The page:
Feb 262016
 
Ostrich

Photo Credit: National Geographic “Animal Myths Busted“.

I am an environmental social scientist by training, and over the last several years I have developed a rather unconventional set of views about the future of nature. The more I have examined and considered the environmental implications of technological change myself, the more I have come to realize how poorly these implications seem to be understood or even recognized by others across the environmental disciplines.

In short, I have learned that we are likely to see the arrival of technologies within just a few decades that to uninformed observers might seem to still lie centuries or millennia away. Science fiction, in other words, will become science fact far sooner than most of my colleagues would dare imagine. And on the whole the implications for the environment are not just extraordinary, but extraordinarily positive: problems that seem utterly intractable today may become solvable in the relatively near future.

Unfortunately, the blindness of the environmental disciplines to the tsunami of radically disruptive technological change barreling toward us is a pristine example of how otherwise highly-educated and intelligent people can arrive with gross overconfidence at spectacularly false conclusions when their reasoning is based on bad information or invalid assumptions.

I am very deeply concerned about this state of affairs because imminent technological change raises a wide range of environmental policy, planning, and ethics questions that I think we must begin to examine very carefully.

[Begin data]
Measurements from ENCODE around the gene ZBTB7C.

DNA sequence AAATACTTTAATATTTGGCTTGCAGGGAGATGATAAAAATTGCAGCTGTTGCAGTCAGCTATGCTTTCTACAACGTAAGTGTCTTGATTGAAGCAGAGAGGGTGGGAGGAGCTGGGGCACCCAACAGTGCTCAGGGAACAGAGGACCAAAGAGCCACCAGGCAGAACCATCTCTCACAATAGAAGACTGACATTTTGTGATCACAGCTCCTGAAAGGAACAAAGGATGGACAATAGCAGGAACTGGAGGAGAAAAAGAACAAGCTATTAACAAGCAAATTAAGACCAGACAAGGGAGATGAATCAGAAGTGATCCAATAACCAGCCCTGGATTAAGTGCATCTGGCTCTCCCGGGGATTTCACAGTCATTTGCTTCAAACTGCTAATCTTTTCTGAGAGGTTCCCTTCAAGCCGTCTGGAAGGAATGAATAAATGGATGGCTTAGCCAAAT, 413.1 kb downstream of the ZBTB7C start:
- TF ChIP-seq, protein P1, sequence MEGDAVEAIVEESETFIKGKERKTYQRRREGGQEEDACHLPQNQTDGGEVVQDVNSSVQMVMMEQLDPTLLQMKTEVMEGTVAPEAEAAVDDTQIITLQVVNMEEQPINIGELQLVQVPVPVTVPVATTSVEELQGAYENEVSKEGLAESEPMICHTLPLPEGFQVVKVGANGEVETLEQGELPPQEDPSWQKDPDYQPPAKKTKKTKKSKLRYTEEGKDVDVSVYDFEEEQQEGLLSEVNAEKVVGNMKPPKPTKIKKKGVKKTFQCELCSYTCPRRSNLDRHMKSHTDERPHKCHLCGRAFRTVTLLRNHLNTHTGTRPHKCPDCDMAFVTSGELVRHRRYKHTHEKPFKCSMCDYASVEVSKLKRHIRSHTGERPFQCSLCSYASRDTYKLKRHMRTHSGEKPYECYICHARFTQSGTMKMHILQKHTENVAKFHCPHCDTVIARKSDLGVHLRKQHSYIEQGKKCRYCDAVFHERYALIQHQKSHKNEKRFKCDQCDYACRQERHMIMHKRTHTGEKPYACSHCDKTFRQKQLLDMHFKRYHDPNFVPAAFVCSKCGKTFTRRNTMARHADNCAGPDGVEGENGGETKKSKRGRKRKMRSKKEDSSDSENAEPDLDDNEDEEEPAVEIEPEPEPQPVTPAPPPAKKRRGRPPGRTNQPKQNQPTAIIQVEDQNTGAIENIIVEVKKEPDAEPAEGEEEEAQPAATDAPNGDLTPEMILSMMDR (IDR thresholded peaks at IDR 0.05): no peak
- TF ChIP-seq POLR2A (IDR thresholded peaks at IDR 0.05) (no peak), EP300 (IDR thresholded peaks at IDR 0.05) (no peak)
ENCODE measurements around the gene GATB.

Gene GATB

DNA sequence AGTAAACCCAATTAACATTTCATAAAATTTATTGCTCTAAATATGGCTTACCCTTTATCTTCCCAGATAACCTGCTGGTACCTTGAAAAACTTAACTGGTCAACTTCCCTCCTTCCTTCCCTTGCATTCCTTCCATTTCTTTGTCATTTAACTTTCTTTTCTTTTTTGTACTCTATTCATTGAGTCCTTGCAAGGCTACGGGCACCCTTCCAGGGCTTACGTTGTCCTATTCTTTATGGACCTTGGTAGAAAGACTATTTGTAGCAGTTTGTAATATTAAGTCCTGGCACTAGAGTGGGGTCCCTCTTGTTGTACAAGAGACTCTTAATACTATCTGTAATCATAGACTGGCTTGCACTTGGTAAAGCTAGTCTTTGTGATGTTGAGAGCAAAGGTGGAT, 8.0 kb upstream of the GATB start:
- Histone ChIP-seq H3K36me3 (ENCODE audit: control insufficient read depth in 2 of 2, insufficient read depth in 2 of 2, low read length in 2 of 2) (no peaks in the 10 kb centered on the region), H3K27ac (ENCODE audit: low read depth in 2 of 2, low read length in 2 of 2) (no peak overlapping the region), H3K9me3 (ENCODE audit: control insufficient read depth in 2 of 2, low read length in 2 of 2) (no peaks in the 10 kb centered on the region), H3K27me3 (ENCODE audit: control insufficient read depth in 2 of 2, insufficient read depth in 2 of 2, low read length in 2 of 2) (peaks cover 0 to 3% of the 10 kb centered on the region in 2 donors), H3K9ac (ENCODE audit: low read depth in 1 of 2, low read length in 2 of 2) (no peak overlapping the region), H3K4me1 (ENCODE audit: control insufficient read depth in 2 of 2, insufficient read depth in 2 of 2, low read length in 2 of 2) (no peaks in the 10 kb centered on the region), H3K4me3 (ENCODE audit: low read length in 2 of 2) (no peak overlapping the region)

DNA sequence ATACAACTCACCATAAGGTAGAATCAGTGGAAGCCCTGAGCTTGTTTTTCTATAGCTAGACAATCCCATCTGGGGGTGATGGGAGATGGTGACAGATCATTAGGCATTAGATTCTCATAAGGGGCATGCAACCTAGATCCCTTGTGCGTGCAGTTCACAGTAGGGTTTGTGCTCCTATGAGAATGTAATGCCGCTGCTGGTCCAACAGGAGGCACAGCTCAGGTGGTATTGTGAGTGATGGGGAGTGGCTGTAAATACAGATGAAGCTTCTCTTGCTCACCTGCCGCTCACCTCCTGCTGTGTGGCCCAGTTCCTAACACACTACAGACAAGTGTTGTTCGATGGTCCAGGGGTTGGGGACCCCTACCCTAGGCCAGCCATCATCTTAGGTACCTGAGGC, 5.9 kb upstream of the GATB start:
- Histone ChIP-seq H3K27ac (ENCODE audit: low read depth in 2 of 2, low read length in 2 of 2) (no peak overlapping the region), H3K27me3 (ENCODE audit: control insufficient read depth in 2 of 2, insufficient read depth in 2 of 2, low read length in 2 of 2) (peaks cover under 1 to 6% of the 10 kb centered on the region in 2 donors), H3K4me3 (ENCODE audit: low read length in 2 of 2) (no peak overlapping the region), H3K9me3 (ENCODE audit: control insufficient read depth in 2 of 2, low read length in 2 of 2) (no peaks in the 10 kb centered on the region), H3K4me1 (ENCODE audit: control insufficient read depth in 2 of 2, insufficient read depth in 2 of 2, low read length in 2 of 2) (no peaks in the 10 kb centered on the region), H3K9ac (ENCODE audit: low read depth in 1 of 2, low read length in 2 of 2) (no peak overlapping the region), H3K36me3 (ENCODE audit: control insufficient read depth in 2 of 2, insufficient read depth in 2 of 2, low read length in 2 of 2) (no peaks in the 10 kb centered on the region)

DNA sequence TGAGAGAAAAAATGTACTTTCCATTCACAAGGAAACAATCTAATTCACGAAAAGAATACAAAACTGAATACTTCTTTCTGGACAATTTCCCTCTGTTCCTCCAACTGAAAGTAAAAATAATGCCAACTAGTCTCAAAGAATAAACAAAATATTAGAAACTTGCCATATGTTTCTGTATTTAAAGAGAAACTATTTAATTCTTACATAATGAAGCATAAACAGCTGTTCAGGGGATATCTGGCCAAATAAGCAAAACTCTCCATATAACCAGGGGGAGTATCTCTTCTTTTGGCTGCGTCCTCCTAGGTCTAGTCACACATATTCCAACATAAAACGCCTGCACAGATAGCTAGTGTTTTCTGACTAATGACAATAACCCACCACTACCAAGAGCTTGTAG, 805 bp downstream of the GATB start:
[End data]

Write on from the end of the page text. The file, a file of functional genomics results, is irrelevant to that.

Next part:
So to be clear, let me summarize my line of reasoning here at the outset:

  • Technological change is accelerating, and is being compounded most especially by advances in computing.
  • The implications of technological change over the course of this century are staggering.
  • Technologies that seem thousands of years away to uninformed observers actually lie only a few decades ahead.
  • Intelligent machine labor in particular is going to be a fundamental game-changer, but miniaturization and biotech will be a big deal too.
  • The implications have the potential to be hugely positive for the environment because they may render previously intractable problems solvable.
  • The environmental disciplines are either shamefully oblivious to, or are in near-total denial of, the technological prospects of the next several decades.
  • As a result, the environmental scenarios on decadal scales or longer that are presented as plausible forecasts by the scientific community are, to the contrary, profoundly unrealistic – and unduly pessimistic besides.
  • Some of this ignorance is genuinely innocent, although that is an increasingly unacceptable excuse.
  • Some of this ignorance may be willful, and that is a serious concern with grave consequences for policy and planning.
  • There are a number of good reasons to be wary of new technologies based on our historical experiences.
  • There also seem to be a number of other more cynical reasons to dismiss the potential of technology to redress environmental problems.
  • Regardless, there appears to be an increasingly cult-like antipathy toward technology across the environmental disciplines – as well as within the environmental movement that they inform – that is based not on reason but on a reflexive demonization and dismissal of “techno-fixes”.
  • As the potential of technology to solve major environmental problems becomes steadily clearer to other disciplines such as computer science and engineering, and eventually to the public, the willful ignorance and reflexive opposition toward technology within the environmental disciplines risks becoming a form of outright denialism.

 

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  One Response to “Environmentalism and Technological Denialism”

  1. […] saw somebody who I’d not met before, called Adam Dorr, out at UCLA. I was really struck by a piece that he’d written recently, where he talked about the environmental movement and its complete failure to engage this shift in […]

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